• Dr. Nelsons lab focuses on the intersection of adolescent brain development and mental health. We use advanced neuroimaging methods and clinical assessment tools to probe brain development in a number of psychiatric and other neurologically impacted populations. Ongoing studies focus on anxiety, depression, psychosis, suicidal and transgender youth. Other topics of interest include effects of preterm birth, demyelinating syndromes, and neural mechanisms of pain processing in children.
Kinh Luan Phan, MD

K. Luan Phan, MD

  • Dr. Phan and his research team understands that emotions have a powerful role in tuning our perception, imbuing our experience, guiding our decisions, and shaping our actions. As such, they believe that anxiety, fear, depression and addiction can be understood along dimensions of emotion and its regulation that evolve over the lifespan and fluctuate with stress. They use neuroscience measures and methods to study the emotional brain and its readouts in the laboratory and the real world, and marry this approach with psychopharmacology, neuromodulation and intervention trials. The team primarily uses magnetic resonance imaging (fMRI, DTI, sMRI), electroencephalography (EEG) of event-related potentials (ERP), and other psychophysiological tools to assess brain circuit function as they relate to emotion, affect regulation and motivation. Their work seeks to better understand the neuropathophysiology and course of psychopathology, and to use that understanding to innovate strategies to prevent and treat more patients better and faster and keep them well for longer periods of time.

Leah Pyter, PhD

  • She an integrative biologist with a PhD in behavioral neuroscience whose research focuses on how neuro-immune communication contributes to behavioral side effects of chemotherapy with the overall mission of improving the quality of life and health of cancer patients and survivors. She combines rodent modeling approaches with clinical research in breast cancer patients.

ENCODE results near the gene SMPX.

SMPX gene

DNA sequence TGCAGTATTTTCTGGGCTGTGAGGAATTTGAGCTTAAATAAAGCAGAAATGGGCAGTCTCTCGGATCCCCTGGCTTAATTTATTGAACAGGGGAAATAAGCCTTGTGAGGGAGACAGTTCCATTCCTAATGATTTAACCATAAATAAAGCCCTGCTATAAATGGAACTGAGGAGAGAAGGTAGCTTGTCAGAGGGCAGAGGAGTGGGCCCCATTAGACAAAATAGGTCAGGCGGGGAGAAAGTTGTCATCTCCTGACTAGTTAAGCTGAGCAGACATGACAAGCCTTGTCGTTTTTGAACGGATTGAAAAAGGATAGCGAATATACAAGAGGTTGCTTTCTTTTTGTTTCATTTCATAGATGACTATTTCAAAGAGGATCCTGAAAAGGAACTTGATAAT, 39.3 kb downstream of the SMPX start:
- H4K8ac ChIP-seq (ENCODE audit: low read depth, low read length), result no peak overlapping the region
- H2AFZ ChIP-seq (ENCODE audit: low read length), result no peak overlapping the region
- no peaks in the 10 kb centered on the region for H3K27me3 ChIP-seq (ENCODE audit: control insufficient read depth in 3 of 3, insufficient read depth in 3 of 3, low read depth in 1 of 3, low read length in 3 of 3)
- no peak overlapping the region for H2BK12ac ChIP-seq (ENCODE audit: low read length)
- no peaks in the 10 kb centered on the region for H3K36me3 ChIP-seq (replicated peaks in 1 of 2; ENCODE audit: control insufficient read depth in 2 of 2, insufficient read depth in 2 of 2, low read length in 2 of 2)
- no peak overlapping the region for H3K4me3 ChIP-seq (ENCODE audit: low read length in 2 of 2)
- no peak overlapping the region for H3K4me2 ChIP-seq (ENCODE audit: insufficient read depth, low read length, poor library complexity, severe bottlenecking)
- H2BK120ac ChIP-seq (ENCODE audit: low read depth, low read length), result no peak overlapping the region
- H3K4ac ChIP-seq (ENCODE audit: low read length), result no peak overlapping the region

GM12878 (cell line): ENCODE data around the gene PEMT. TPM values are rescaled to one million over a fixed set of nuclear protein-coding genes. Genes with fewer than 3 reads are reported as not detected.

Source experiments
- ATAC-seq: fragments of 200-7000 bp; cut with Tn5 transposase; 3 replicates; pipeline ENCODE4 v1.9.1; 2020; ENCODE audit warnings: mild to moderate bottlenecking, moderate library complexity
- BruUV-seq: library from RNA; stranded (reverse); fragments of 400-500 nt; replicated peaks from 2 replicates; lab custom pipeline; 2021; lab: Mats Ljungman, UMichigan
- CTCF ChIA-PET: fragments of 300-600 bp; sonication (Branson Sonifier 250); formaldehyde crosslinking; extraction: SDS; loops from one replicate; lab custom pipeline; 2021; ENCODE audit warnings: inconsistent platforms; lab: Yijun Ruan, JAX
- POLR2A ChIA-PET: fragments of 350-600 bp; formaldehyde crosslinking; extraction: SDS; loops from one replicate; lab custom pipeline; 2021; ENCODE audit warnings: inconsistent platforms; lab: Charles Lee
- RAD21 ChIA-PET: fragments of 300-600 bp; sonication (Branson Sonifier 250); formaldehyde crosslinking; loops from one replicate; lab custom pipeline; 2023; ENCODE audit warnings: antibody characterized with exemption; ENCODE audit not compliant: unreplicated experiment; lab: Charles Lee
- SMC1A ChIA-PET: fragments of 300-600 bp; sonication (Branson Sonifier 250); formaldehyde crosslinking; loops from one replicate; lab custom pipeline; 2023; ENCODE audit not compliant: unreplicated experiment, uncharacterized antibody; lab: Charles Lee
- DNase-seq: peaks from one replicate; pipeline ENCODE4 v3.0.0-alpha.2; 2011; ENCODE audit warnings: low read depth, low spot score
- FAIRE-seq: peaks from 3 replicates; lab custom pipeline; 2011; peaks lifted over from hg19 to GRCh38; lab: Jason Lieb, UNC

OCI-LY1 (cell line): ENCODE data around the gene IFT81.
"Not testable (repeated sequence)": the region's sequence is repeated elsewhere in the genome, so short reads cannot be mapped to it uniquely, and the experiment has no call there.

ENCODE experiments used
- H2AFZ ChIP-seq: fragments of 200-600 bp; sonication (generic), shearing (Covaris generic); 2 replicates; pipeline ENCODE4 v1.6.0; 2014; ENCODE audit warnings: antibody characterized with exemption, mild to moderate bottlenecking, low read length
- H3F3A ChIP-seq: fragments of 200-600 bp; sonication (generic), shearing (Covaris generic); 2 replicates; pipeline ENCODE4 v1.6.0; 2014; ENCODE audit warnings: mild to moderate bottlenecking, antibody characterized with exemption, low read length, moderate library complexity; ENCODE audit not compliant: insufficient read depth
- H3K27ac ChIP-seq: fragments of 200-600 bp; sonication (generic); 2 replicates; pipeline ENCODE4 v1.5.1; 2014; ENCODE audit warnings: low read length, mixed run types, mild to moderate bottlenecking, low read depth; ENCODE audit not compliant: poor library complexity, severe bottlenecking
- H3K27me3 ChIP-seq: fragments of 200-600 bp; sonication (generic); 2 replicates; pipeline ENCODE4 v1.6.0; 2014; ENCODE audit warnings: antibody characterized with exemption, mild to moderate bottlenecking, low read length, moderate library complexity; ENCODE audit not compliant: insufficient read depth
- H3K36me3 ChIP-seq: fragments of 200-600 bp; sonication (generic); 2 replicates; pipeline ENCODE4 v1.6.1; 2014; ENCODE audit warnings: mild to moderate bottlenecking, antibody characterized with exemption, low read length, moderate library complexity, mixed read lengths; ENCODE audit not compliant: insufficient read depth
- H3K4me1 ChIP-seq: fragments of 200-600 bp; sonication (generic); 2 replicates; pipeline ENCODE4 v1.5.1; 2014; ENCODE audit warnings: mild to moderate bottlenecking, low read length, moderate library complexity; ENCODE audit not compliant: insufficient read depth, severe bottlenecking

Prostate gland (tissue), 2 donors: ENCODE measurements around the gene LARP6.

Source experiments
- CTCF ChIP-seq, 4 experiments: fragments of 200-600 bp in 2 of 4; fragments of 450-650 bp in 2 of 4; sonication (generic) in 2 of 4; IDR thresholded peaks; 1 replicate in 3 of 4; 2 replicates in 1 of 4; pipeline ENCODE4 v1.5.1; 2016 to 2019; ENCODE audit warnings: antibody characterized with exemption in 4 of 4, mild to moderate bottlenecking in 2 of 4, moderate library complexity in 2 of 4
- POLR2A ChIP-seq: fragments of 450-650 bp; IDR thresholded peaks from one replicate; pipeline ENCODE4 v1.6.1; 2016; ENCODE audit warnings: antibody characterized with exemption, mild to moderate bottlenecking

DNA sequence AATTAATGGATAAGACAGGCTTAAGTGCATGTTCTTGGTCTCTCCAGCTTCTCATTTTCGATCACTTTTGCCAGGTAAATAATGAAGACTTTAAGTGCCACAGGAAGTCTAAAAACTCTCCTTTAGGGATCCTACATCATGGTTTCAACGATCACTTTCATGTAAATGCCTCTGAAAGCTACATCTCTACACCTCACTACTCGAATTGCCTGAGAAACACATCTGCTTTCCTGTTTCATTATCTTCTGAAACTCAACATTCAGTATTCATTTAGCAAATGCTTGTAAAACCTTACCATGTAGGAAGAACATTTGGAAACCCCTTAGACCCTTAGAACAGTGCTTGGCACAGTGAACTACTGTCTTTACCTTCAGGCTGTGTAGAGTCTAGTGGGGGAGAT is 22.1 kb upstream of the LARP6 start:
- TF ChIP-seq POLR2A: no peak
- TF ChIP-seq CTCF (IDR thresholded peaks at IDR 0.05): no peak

Donna Ruch

Donna Ruch, PhD

  • Dr. Ruch’s research focuses on mental health and related healthcare disparities, the epidemiology of youth suicide and suicidal behavior, and big data analytics to inform targeted suicide prevention strategies. Her specific emphasis is on identifying unique individual and system level risk and protective factors associated with suicidal behavior in vulnerable and underserved youth involved with public child-serving systems (juvenile justice, child welfare, immigration, Medicaid).
Ivy Tso

Ivy Tso, PhD

  • Dr. Tso’s research program investigates the cognitive and neural bases of social and affective dysfunctions in psychopathology, particularly schizophrenia, bipolar disorder, and related disorders. She uses psychophysics, brain mapping (EEG, fMRI), non-invasive brain stimulation (TMS, tECS), and mathematical/computational modeling to elucidate brain mechanisms and to identify biobehavioral markers and novel treatment targets. The goal of her research is to develop neuroscience-based interventions to improve patients’ social functioning and quality of life.

Jessica Turner, PhD

  • Her research program uses multiple types of neuroimaging in psychiatric populations to improve understanding of the structural and functional circuitry underlying mental illness and health. The combination of imaging, genetics, symptoms and cognitive measures in multivariate analyses is aimed at identifying patterns of dysfunction across the brain that can be targeted for improved treatment.

Lei Wang, PhD

  • Dr. Wang focuses on developing neuroimaging biomarkers for neuropsychiatric disorders ranging from psychosis and dementia to pediatric HIV and cancer-treatment related cognitive dysfunction. He uses computational anatomy tools to develop these biomarkers, bridging mathematics, engineering and clinical neuroscience. He is interested in contributing to the building of big data and open science infrastructure for neuroimaging research. This includes data discovery, data sharing, and reproducibility science.

Heather Wastler, PhD

  • Her research leverages mobile based technology (ecological momentary assessment and passive sensing) to better understand factors that contribute to suicidal ideation in real time. She has two primary areas of focus: 1) understanding the mechanisms that lead to acute changes in suicidal ideation among individuals in the early course of psychotic disorders (i.e. individuals at risk for psychosis and/or individuals experiencing a first-episode of psychosis) and 2) understanding the basic phenomenology of suicidal ideation and pathways to suicidal behavior.